As fond of iPad bashing as I am due to their lack of openness, some of the comments point out how software (even open source software) present themselves as homogeneous blobs, written in inscrutable C++/Java/whatever incantations.
It can be argued that such is the state of the art - we've moved on from punched cards, at least.
But neither hardware nor software particularly lends itself to education, it's all about getting it done, protecting your interests (complexity brings obfuscation, a form of encryption) and waiting for fashion to move along so you can do it again in another language/paradigm/form-factor.
To really make a difference in education, fashion would need to make an unexpected turn - favoring the users, which won't happen as long as they're consumers, in whatever form.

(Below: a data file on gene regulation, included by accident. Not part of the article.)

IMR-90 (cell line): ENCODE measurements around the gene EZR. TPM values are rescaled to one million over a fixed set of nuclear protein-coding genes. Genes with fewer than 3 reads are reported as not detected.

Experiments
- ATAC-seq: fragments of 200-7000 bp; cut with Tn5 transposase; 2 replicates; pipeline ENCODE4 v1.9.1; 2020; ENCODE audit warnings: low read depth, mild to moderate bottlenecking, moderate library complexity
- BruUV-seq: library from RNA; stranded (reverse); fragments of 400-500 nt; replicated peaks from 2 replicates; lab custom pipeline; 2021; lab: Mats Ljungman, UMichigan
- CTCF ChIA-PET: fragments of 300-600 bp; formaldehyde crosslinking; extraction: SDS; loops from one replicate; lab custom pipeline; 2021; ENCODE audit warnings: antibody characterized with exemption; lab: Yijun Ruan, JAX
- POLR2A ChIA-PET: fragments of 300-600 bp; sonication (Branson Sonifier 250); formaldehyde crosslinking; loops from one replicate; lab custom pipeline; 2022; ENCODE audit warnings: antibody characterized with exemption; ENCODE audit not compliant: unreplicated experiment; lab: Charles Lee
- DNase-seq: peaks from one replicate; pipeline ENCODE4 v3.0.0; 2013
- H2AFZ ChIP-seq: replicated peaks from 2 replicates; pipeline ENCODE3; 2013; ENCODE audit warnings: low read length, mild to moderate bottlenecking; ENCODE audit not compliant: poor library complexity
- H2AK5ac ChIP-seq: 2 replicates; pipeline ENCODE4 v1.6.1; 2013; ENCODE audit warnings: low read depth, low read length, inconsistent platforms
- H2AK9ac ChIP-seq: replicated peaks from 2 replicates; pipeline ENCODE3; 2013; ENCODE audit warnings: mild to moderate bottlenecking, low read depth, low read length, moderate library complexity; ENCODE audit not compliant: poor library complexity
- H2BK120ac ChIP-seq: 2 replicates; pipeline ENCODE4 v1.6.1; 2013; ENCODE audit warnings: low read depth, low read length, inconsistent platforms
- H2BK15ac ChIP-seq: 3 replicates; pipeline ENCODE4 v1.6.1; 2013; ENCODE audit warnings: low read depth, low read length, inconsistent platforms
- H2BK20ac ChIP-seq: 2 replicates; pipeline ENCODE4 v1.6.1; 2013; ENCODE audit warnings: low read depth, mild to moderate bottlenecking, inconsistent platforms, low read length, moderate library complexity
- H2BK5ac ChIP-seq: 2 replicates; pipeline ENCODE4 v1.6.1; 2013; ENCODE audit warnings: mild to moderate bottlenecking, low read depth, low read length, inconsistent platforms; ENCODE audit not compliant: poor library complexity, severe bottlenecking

Two things would make this happen
1. Tin of beans guarantee - it contains what it says on the tin
So an iPad would have "consumer appliance" on it, which is what it is, not for IT education
A Raspberry Pi would have "IT kit" on it
2. Be amenable to tweaking/tinkering/reprogramming/developing-software-on
Ordinary PCs go some of the way, the Raspberry Pi goes further, and with OpenCL it would go all the way.
Ultimately only open software on open hardware can seriously claim to earn the badge "an IT educators must-have".